Over the past few years, visibility for the transgender community has risen to an all-time high. It is no surprise that mental health professionals are witnessing what appears to be an influx of transgender and gender-variant individuals in care. In reality, gender variance has always existed; however, the recent increase in visibility has created a forum for transgender people to have a more open dialogue with service providers. But many mental health providers and their agencies say they feel unprepared and ill-equipped to provide ethical and culturally competent treatment in response to these emerging issues.

The field of mental health is dynamic and ever-evolving, and the presence of unique and unfamiliar issues is commonplace in our profession. To achieve clinical competency, we are called to educate ourselves about gender identity issues in the same way that we are called to educate ourselves in other matters. While clinical competency is a cornerstone in this endeavor, a knowledgeable provider cannot affect change in a stagnant system. The intention of this article is to provide guidelines for the professional to increase competency and identify the infrastructure needed to create a safe and affirming treatment environment.

Transgender individuals face a variety of challenges throughout their lifespan. From a very early age, children are socialized to understand gender as a culturally constructed binary of male-female, prescribing what is considered to be socially acceptable behaviors, preferences, and expressions.  In doing so, this gender binary creates outliers.  In an effort to avoid isolation and fulfill the need for belonging, children may feel compelled to participate in gender-conforming behaviors that are at odds with their true sense of self.  This creates a paradox in which both conformity andnon-conformity produce distress in the individual. As transgender individuals explore their gender identity, they may also face ridicule, disapproval, or even complete rejection from those around them.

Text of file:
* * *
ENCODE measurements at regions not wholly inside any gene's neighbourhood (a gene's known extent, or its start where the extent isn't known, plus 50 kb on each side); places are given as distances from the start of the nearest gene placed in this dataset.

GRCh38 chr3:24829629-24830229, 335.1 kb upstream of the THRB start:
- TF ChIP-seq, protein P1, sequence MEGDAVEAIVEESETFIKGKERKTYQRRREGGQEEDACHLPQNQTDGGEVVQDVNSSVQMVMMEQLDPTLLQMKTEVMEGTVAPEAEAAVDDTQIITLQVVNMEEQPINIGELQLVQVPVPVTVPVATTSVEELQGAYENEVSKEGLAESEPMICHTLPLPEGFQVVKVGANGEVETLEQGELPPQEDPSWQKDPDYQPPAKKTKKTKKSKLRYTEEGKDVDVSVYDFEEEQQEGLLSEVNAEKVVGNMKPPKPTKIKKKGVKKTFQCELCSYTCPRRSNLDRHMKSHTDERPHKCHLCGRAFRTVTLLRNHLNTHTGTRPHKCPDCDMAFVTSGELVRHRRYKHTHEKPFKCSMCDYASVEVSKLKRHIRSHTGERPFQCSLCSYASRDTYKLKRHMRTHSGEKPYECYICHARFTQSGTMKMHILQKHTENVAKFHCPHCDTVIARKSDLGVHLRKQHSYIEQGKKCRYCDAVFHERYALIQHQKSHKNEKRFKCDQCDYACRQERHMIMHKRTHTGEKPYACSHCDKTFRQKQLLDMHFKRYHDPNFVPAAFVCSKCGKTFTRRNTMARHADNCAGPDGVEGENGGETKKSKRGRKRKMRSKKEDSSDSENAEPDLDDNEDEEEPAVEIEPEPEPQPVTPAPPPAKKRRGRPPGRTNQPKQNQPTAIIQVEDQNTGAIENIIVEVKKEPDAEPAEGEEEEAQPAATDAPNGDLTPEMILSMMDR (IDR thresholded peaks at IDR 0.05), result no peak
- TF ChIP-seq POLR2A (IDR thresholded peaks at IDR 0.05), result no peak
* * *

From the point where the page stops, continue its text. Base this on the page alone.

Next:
Historically, mental health providers have been critiqued as pathologizing gender non-conformity and conceptualizing treatment as an effort to make the client more comfortable in their assigned sex. This ideology is most evident in earlier versions of the Diagnostic and Statistical Manual, which classified gender incongruence as a mental illness. The recent publication of the DSM 5 and the new diagnosis of Gender Dysphoriahave created a paradigm shift, in which we no longer view gender variance through the lens of disease.  Instead, the goal of treatment is to alleviate the discomfort and distress associated with the incongruence between one’s gender identity and assigned sex at birth.